RESTORATION: Cemetery was destroyed in post-war Eastern Europe. Postal address of cemetery: Waldstrasse 104, Mistelbach, on the outskirts of the town. Person to contact about grave locations: Franz Mullner (Father of Magdalena) (Non -Jewish) who has taken over de facto supervision of cemetery and whose family has done much restoration work on site. Will meet interested visitors. email: This e-mail address is being protected from spambots. You need JavaScript enabled to view it . Cemetery burials are indexed and computerized. Jewish community in town dates probably from the 1880's. Most towns in the area used Mistelbach cemetery, including Poysdorf and Laa. The last known Jewish burial in the inactive Orthodox cemetery was 1936. The isolated suburban hillside is part of a municipal cemetery. The cemetery is reached by crossing private property. A continuous masonry wall with a locking gate surrounds the cemetery. The oldest known gravestone dates from 1889. The 19th and 20th century marble and granite finely smoothed and inscribed stones have Hebrew inscriptions. The cemetery contains special memorial monuments to Jewish soldiers. The cemetery property is now used for Jewish cemetery purposes only. Rarely, private visitors stop. Past maintenance includes re-erecting, patching, and cleaning stones as well as clearing vegetation. Current care is occasional clearing or cleaning by individuals. No structures. No threats.Robert and Gina Fraser, Dianella WA 6059, Australia, This e-mail address is being protected from spambots. You need JavaScript enabled to view it , completed the survey on September 14, 2003. The cemetery was apparently untouched during the Holocaust. The site is kept in reasonable condition. Grass and trees were rather overgrown but are now in good condition. A stonewall in good condition surrounds it. Entered through the side gate and back yard of a private house, it is kept locked. The householder (who does not speak English) of the house opposite the entrance, No 105, used to hold the key. There may be an additional key holder: Franz Mullner. About two hundred graves exist. The site has been "adopted" by Magdalena Mullner, her Father, and family, who have performed much restoration work (see website for more information) I think, but am not sure, that they are now the key holders. a website with a map and burial listings. [September 2003]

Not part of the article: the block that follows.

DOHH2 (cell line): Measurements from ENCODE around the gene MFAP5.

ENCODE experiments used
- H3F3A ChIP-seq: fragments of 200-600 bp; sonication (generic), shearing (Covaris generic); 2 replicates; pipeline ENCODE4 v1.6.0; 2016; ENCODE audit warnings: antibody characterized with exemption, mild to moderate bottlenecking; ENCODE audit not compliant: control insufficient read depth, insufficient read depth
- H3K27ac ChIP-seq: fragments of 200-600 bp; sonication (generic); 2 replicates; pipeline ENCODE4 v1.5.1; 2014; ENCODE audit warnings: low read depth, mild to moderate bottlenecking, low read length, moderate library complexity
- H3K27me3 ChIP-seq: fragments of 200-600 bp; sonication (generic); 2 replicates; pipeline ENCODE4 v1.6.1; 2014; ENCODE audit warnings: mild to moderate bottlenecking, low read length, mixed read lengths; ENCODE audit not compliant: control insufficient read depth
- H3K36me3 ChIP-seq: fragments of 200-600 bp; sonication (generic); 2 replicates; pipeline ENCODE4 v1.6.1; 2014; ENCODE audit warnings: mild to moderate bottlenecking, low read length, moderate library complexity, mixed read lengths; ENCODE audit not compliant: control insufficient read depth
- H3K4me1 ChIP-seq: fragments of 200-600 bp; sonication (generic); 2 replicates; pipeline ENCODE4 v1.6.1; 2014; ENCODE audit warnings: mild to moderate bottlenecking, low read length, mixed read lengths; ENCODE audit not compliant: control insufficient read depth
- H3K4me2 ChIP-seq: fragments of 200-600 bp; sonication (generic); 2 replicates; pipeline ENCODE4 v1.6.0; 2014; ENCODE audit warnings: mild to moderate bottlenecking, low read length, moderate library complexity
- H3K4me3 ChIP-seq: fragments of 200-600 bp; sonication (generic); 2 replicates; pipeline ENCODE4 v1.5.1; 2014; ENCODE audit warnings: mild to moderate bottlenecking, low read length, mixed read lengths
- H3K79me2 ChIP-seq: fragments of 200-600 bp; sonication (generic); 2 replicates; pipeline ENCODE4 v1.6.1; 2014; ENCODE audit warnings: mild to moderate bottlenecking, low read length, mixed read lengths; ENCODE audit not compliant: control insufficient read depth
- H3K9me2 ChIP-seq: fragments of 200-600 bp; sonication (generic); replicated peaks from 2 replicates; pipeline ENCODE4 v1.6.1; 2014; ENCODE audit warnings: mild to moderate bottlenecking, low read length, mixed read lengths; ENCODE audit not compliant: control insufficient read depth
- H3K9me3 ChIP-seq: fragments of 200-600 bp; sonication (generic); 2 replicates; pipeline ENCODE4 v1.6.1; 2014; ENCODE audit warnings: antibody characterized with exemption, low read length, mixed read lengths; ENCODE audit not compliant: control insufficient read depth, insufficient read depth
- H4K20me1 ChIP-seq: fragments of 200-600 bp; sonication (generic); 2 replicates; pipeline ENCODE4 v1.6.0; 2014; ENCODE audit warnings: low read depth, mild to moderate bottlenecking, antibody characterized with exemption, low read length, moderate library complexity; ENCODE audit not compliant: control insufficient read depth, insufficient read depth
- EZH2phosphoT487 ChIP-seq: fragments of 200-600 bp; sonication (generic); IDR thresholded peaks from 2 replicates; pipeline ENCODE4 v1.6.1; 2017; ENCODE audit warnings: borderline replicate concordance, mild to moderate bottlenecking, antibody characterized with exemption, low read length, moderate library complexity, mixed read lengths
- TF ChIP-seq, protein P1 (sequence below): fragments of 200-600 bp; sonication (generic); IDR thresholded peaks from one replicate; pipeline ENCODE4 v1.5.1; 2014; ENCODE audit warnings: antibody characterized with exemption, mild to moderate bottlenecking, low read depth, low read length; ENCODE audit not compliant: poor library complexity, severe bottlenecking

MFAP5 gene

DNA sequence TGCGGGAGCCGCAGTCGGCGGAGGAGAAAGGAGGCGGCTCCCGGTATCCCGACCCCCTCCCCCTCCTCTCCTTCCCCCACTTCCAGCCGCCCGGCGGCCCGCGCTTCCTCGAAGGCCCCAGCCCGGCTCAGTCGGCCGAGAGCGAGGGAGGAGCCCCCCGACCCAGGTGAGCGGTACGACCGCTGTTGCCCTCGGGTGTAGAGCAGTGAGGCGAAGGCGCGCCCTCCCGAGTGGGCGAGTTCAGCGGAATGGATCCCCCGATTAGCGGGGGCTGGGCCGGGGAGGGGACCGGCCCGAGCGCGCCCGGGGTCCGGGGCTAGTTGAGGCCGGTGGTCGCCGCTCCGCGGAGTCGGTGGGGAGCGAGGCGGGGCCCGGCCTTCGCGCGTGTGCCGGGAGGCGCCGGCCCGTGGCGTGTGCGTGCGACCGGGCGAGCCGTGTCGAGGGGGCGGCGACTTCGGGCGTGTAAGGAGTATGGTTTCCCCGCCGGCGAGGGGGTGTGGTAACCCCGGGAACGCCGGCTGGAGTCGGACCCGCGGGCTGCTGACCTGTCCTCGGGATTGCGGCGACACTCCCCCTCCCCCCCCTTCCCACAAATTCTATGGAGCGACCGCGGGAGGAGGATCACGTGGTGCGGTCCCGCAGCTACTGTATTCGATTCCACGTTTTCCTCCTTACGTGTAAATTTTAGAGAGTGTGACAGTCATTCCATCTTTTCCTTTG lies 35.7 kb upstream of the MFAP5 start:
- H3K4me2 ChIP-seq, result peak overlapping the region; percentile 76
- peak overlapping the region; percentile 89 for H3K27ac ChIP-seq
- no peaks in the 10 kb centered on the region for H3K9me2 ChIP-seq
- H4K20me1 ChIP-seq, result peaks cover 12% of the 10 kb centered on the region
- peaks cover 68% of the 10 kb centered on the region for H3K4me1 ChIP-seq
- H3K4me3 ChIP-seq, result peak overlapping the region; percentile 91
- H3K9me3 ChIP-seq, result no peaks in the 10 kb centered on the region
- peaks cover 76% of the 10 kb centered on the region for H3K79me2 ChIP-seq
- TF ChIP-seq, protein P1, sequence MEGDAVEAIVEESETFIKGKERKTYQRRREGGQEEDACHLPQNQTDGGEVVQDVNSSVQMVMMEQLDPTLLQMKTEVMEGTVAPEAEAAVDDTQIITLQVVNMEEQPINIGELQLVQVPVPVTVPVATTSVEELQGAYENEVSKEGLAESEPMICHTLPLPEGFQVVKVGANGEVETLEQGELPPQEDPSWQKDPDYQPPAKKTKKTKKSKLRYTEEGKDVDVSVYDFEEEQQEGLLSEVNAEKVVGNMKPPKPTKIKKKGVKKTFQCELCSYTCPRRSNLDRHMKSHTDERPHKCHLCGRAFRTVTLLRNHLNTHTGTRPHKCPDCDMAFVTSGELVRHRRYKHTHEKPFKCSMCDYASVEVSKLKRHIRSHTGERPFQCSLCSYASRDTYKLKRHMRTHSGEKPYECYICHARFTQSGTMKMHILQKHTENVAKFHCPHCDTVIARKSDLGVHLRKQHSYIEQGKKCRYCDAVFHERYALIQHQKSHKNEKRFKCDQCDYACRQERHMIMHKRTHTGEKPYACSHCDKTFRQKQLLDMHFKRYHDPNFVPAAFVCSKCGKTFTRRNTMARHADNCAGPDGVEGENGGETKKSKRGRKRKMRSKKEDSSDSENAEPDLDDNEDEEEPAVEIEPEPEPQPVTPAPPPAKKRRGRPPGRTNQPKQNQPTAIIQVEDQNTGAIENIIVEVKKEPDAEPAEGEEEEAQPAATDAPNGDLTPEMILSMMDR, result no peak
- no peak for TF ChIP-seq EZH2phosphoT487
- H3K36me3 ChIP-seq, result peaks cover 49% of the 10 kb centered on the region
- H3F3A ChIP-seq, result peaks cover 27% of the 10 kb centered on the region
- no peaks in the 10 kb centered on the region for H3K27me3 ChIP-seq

JOWBR has 133 burial listings. ""Entry to the cemetery is via a locked gate at the rear of a private house. The keyholder was last known to be resident at Waldstrasse 105, opposite the gate.The cemetery is surrounded by a stone wall, which is in good condition.The cemetery is divided into two halves by a large path running up the middle from the entrance all the way through the the back. Two thirds of the way up the main path, a lesser path crosses it. To the right and the left before the crossing are children's graves. Beyond the intersection, and to the left is a roughly square region with densely packed, fairly regular rows. To the right are two large bushes which partially obscure view of the plots. Some graves on this side are also missing their stones. The referencing system is fairly self-explanatory. ""RO"" and ""LO"" refer, to right and left. So eg 4R2, refers to the second stone to the right of the path in the fourth row. A designation without a row prefix (such as RO5) refers to a stone that is not in a row, but rather along the right (or in the case of L2, left) side of the cemetery. The names were originally collected by Franz and Magdalena Mullner from about 1996-7;and have been transcribed and donated by Robert Fraser." [July 2010]

Last Updated on Saturday, 31 July 2010 18:12